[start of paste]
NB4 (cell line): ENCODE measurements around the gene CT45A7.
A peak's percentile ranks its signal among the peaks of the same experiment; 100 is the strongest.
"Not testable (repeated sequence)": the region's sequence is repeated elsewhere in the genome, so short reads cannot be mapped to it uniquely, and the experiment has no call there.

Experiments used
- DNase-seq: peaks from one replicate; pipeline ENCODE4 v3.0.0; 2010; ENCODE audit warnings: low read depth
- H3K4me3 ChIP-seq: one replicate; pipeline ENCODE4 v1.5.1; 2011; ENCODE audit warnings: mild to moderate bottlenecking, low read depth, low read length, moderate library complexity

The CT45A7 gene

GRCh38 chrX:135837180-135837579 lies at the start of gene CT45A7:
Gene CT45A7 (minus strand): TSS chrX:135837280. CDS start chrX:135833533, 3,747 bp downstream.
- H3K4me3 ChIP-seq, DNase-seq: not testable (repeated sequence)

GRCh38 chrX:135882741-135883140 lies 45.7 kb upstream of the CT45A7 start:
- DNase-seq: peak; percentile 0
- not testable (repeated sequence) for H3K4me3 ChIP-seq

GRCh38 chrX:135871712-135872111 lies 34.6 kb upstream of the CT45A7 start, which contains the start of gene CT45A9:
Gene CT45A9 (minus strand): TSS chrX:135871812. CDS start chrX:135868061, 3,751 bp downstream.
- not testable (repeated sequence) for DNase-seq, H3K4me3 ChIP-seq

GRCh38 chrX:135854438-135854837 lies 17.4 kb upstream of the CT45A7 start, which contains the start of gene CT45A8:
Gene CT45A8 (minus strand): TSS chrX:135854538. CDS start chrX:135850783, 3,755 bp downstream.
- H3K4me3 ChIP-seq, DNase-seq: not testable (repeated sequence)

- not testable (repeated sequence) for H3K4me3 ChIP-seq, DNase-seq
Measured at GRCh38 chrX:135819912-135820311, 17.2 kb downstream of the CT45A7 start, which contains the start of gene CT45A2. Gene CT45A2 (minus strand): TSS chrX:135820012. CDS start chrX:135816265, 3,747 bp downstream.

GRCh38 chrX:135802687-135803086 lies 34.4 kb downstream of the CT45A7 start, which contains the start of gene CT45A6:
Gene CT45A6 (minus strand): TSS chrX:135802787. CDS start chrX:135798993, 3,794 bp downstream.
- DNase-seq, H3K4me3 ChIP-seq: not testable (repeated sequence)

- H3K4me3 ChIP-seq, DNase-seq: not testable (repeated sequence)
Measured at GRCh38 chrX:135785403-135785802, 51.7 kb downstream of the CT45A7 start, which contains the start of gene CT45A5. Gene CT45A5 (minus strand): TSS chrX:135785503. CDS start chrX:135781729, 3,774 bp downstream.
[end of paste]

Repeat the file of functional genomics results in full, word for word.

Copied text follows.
NB4 (cell line): ENCODE measurements around the gene CT45A7.
A peak's percentile ranks its signal among the peaks of the same experiment; 100 is the strongest.
"Not testable (repeated sequence)": the region's sequence is repeated elsewhere in the genome, so short reads cannot be mapped to it uniquely, and the experiment has no call there.

Experiments used
- DNase-seq: peaks from one replicate; pipeline ENCODE4 v3.0.0; 2010; ENCODE audit warnings: low read depth
- H3K4me3 ChIP-seq: one replicate; pipeline ENCODE4 v1.5.1; 2011; ENCODE audit warnings: mild to moderate bottlenecking, low read depth, low read length, moderate library complexity

The CT45A7 gene

GRCh38 chrX:135837180-135837579 lies at the start of gene CT45A7:
Gene CT45A7 (minus strand): TSS chrX:135837280. CDS start chrX:135833533, 3,747 bp downstream.
- H3K4me3 ChIP-seq, DNase-seq: not testable (repeated sequence)

GRCh38 chrX:135882741-135883140 lies 45.7 kb upstream of the CT45A7 start:
- DNase-seq: peak; percentile 0
- not testable (repeated sequence) for H3K4me3 ChIP-seq

GRCh38 chrX:135871712-135872111 lies 34.6 kb upstream of the CT45A7 start, which contains the start of gene CT45A9:
Gene CT45A9 (minus strand): TSS chrX:135871812. CDS start chrX:135868061, 3,751 bp downstream.
- not testable (repeated sequence) for DNase-seq, H3K4me3 ChIP-seq

GRCh38 chrX:135854438-135854837 lies 17.4 kb upstream of the CT45A7 start, which contains the start of gene CT45A8:
Gene CT45A8 (minus strand): TSS chrX:135854538. CDS start chrX:135850783, 3,755 bp downstream.
- H3K4me3 ChIP-seq, DNase-seq: not testable (repeated sequence)

- not testable (repeated sequence) for H3K4me3 ChIP-seq, DNase-seq
Measured at GRCh38 chrX:135819912-135820311, 17.2 kb downstream of the CT45A7 start, which contains the start of gene CT45A2. Gene CT45A2 (minus strand): TSS chrX:135820012. CDS start chrX:135816265, 3,747 bp downstream.

GRCh38 chrX:135802687-135803086 lies 34.4 kb downstream of the CT45A7 start, which contains the start of gene CT45A6:
Gene CT45A6 (minus strand): TSS chrX:135802787. CDS start chrX:135798993, 3,794 bp downstream.
- DNase-seq, H3K4me3 ChIP-seq: not testable (repeated sequence)

- H3K4me3 ChIP-seq, DNase-seq: not testable (repeated sequence)
Measured at GRCh38 chrX:135785403-135785802, 51.7 kb downstream of the CT45A7 start, which contains the start of gene CT45A5. Gene CT45A5 (minus strand): TSS chrX:135785503. CDS start chrX:135781729, 3,774 bp downstream.